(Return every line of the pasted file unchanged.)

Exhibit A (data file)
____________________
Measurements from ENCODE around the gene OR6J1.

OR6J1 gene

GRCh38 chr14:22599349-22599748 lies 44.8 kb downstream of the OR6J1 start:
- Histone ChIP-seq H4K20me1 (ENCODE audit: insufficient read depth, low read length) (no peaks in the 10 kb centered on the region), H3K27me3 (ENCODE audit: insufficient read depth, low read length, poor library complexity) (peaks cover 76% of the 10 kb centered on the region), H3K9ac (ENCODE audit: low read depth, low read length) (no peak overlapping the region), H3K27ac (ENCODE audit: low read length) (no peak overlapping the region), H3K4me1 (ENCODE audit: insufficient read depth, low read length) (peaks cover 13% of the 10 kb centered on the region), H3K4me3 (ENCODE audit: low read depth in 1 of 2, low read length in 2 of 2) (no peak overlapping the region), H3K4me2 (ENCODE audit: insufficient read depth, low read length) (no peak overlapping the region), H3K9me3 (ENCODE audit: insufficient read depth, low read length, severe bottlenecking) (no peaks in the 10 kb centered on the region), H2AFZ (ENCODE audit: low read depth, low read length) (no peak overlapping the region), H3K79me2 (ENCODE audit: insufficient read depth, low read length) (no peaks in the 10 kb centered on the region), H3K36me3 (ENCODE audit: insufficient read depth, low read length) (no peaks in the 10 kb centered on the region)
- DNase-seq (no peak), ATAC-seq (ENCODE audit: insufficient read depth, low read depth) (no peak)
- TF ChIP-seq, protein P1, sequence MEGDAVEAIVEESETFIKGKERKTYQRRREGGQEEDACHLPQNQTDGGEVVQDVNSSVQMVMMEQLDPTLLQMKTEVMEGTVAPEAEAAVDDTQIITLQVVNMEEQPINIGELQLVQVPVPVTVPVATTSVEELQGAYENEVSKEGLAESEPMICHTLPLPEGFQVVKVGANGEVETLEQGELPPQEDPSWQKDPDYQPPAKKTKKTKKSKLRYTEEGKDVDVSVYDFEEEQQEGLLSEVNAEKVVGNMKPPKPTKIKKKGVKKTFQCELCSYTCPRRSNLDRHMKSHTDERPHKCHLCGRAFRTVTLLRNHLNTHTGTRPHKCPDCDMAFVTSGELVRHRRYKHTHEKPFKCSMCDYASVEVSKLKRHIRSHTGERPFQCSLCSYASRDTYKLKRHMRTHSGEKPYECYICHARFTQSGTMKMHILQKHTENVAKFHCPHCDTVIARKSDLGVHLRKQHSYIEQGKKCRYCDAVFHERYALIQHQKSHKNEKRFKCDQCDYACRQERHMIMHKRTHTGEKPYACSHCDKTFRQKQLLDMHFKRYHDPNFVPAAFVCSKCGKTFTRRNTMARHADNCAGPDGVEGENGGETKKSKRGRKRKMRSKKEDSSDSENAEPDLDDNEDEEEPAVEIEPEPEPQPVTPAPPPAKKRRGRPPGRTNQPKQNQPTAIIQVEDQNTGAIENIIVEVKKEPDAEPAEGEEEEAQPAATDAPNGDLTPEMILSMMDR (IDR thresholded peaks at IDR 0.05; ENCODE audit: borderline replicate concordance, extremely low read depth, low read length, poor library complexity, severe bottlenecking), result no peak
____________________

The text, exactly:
Measurements from ENCODE around the gene OR6J1.

OR6J1 gene

GRCh38 chr14:22599349-22599748 lies 44.8 kb downstream of the OR6J1 start:
- Histone ChIP-seq H4K20me1 (ENCODE audit: insufficient read depth, low read length) (no peaks in the 10 kb centered on the region), H3K27me3 (ENCODE audit: insufficient read depth, low read length, poor library complexity) (peaks cover 76% of the 10 kb centered on the region), H3K9ac (ENCODE audit: low read depth, low read length) (no peak overlapping the region), H3K27ac (ENCODE audit: low read length) (no peak overlapping the region), H3K4me1 (ENCODE audit: insufficient read depth, low read length) (peaks cover 13% of the 10 kb centered on the region), H3K4me3 (ENCODE audit: low read depth in 1 of 2, low read length in 2 of 2) (no peak overlapping the region), H3K4me2 (ENCODE audit: insufficient read depth, low read length) (no peak overlapping the region), H3K9me3 (ENCODE audit: insufficient read depth, low read length, severe bottlenecking) (no peaks in the 10 kb centered on the region), H2AFZ (ENCODE audit: low read depth, low read length) (no peak overlapping the region), H3K79me2 (ENCODE audit: insufficient read depth, low read length) (no peaks in the 10 kb centered on the region), H3K36me3 (ENCODE audit: insufficient read depth, low read length) (no peaks in the 10 kb centered on the region)
- DNase-seq (no peak), ATAC-seq (ENCODE audit: insufficient read depth, low read depth) (no peak)
- TF ChIP-seq, protein P1, sequence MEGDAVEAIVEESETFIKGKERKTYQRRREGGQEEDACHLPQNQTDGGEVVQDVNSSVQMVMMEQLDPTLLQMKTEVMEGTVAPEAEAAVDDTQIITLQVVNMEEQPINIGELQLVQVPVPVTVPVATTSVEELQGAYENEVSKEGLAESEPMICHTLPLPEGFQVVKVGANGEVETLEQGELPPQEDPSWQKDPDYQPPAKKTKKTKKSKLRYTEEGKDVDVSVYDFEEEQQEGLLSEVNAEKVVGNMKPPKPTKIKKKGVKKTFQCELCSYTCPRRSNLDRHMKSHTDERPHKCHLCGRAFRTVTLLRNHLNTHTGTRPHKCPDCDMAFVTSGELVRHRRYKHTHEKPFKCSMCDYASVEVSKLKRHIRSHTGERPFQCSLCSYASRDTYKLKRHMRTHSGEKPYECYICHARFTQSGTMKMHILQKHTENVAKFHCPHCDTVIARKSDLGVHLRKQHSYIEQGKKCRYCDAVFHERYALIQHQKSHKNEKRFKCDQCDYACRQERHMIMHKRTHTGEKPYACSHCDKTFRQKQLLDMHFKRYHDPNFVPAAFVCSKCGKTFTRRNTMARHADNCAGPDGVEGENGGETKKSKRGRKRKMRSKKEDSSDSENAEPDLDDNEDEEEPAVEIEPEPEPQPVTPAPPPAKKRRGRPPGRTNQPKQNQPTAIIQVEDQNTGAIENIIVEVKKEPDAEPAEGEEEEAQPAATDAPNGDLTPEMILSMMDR (IDR thresholded peaks at IDR 0.05; ENCODE audit: borderline replicate concordance, extremely low read depth, low read length, poor library complexity, severe bottlenecking), result no peak